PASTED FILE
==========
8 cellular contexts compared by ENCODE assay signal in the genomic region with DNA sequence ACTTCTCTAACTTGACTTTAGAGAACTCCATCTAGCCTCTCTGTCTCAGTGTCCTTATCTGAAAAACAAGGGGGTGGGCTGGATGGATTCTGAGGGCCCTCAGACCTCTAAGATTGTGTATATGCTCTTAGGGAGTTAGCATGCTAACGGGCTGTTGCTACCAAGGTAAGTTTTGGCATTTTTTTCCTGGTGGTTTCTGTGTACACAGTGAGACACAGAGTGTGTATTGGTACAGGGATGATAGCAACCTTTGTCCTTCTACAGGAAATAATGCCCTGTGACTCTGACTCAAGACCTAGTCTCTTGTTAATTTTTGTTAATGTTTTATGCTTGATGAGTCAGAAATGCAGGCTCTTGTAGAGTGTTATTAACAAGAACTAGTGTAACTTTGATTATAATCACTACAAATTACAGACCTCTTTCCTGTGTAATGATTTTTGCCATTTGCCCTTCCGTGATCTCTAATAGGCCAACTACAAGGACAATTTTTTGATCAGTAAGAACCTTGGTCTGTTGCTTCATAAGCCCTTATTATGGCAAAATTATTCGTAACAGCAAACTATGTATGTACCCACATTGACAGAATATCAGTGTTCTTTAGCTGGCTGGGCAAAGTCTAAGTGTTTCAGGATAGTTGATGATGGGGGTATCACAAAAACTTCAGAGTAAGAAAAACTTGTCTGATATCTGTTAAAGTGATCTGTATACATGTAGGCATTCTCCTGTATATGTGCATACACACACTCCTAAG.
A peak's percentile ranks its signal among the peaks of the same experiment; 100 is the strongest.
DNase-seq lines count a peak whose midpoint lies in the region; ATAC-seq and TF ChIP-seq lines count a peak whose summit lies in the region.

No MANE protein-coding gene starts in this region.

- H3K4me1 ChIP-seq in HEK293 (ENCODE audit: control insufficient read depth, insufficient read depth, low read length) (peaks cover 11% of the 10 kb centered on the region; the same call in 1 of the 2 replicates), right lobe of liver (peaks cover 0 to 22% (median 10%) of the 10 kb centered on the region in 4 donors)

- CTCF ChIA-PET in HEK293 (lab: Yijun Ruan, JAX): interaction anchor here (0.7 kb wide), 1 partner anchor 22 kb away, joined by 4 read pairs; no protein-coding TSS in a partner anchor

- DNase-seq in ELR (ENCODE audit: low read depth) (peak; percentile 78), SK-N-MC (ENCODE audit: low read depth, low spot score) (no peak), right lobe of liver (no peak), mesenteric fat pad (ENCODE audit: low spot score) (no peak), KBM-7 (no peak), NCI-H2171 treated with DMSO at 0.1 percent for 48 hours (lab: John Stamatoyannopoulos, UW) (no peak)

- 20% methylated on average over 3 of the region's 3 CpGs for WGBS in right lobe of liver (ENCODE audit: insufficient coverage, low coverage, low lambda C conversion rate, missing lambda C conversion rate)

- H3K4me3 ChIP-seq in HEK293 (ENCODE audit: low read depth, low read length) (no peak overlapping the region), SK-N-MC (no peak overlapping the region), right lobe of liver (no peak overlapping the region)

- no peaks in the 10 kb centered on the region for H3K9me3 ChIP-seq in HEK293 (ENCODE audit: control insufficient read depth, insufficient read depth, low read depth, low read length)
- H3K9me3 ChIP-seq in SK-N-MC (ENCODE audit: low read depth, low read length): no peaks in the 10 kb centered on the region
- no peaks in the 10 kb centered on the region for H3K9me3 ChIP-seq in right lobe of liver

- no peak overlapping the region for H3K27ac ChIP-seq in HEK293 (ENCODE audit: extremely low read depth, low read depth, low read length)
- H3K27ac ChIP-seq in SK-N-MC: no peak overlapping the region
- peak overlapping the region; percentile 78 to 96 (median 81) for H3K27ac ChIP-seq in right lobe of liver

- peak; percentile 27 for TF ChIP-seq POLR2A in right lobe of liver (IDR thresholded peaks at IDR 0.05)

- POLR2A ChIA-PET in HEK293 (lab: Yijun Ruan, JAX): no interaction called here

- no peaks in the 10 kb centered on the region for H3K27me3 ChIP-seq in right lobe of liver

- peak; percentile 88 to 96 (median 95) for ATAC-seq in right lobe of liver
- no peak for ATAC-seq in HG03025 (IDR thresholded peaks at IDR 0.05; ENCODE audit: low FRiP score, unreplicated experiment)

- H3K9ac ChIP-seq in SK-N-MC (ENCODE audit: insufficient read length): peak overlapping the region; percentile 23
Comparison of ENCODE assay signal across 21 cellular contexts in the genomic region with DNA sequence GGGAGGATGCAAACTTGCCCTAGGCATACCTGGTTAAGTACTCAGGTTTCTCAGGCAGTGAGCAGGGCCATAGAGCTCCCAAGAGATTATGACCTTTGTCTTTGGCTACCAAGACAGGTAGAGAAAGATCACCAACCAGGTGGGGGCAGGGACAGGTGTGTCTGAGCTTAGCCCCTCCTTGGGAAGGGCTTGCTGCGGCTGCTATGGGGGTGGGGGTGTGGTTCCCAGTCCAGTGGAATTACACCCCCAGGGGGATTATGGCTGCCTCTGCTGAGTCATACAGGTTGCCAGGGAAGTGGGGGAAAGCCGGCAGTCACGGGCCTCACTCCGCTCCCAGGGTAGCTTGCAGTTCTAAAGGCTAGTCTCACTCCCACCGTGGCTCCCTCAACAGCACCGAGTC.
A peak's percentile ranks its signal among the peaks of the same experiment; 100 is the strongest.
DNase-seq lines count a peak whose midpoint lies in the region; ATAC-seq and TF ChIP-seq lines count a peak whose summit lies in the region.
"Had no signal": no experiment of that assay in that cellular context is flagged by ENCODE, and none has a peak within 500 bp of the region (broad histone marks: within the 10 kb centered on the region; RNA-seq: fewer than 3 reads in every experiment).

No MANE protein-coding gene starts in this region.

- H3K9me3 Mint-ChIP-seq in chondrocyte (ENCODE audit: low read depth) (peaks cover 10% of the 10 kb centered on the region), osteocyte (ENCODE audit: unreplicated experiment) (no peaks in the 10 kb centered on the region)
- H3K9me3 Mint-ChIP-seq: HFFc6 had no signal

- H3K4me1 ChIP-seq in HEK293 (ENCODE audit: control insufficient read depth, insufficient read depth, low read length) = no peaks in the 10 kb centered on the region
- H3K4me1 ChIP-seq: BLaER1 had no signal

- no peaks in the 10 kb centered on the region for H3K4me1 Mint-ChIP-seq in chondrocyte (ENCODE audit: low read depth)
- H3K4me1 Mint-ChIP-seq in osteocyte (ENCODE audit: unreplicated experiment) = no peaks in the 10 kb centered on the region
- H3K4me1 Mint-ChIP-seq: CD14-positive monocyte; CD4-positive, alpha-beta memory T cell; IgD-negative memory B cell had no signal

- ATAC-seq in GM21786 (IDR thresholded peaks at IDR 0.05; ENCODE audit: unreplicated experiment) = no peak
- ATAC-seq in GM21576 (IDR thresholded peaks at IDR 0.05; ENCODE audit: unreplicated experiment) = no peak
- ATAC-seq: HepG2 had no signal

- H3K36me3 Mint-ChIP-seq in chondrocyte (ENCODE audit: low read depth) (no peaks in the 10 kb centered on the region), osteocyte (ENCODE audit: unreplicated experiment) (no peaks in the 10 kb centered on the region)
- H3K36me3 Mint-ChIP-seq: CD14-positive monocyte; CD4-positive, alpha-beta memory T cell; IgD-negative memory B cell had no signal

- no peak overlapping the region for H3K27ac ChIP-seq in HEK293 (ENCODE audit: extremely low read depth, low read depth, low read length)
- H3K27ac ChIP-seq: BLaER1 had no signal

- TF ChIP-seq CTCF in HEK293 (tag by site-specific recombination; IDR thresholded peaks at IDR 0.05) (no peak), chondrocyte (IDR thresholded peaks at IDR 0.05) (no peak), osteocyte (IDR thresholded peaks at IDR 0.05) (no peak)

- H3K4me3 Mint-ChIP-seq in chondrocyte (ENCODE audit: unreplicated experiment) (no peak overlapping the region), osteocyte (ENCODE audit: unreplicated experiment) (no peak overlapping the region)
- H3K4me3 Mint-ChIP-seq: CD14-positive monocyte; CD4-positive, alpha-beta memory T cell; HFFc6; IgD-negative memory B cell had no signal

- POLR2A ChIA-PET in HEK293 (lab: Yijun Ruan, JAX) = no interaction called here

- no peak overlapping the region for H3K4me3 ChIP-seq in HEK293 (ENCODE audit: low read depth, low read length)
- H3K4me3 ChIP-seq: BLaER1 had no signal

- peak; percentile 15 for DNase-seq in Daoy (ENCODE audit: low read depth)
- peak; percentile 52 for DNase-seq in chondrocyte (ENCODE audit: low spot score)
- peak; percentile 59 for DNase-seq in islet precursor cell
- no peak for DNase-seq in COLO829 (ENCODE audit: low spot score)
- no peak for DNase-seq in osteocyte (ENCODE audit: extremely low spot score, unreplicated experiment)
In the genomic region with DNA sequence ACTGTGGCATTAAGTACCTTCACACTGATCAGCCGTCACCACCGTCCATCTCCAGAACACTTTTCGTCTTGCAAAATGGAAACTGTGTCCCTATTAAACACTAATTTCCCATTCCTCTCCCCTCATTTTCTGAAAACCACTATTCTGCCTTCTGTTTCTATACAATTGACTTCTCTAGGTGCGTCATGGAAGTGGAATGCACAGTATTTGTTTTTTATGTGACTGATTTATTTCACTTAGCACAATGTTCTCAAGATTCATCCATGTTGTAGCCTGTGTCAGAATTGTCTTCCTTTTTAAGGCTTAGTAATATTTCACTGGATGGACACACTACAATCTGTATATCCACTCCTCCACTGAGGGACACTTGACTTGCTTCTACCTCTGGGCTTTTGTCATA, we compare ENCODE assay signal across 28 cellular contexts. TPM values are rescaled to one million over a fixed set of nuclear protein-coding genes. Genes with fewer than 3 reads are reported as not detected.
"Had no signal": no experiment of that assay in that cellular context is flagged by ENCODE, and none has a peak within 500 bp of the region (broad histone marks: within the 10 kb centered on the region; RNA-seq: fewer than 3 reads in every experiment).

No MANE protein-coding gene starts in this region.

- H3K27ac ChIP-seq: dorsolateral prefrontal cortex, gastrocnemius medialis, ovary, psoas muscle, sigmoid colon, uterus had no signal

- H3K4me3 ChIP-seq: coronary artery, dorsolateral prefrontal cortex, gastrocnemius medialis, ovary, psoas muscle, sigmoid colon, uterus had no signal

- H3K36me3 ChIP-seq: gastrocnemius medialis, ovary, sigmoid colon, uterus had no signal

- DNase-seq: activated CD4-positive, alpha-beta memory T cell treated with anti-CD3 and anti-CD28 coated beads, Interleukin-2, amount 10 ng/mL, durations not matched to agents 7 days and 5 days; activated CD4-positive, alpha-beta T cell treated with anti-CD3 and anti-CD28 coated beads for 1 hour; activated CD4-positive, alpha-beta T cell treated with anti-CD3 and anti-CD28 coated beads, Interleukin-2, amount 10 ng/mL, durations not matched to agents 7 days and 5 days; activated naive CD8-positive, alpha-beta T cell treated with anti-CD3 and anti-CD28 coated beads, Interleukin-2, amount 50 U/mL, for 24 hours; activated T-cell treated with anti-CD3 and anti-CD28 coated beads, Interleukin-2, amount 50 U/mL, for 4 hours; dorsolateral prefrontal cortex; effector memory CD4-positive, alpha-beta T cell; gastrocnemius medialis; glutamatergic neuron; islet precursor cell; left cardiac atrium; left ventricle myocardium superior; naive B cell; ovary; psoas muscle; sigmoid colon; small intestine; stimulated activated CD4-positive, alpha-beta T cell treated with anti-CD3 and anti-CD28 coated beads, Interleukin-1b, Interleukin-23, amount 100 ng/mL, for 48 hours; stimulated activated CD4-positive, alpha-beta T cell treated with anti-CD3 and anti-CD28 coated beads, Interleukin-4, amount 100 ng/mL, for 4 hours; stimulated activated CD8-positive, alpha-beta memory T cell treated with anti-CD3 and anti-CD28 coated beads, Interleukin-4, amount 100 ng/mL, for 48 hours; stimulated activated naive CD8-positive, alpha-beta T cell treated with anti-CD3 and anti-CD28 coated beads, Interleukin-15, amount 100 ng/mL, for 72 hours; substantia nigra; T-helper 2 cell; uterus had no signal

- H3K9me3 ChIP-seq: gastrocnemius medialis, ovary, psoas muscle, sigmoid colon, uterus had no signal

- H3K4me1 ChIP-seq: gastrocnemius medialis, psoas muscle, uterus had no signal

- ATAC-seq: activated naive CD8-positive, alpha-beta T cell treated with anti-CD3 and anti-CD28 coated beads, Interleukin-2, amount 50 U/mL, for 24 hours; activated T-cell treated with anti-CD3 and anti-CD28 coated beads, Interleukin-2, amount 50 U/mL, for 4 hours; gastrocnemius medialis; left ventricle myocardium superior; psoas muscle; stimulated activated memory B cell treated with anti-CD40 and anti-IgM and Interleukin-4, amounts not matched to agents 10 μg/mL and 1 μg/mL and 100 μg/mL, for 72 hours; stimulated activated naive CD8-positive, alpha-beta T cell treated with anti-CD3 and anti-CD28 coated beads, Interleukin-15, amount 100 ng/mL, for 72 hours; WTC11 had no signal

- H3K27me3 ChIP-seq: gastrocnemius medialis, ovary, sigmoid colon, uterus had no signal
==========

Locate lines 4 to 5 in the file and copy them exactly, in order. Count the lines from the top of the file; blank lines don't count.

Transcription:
No MANE protein-coding gene starts in this region.

- H3K4me1 ChIP-seq in HEK293 (ENCODE audit: control insufficient read depth, insufficient read depth, low read length) (peaks cover 11% of the 10 kb centered on the region; the same call in 1 of the 2 replicates), right lobe of liver (peaks cover 0 to 22% (median 10%) of the 10 kb centered on the region in 4 donors)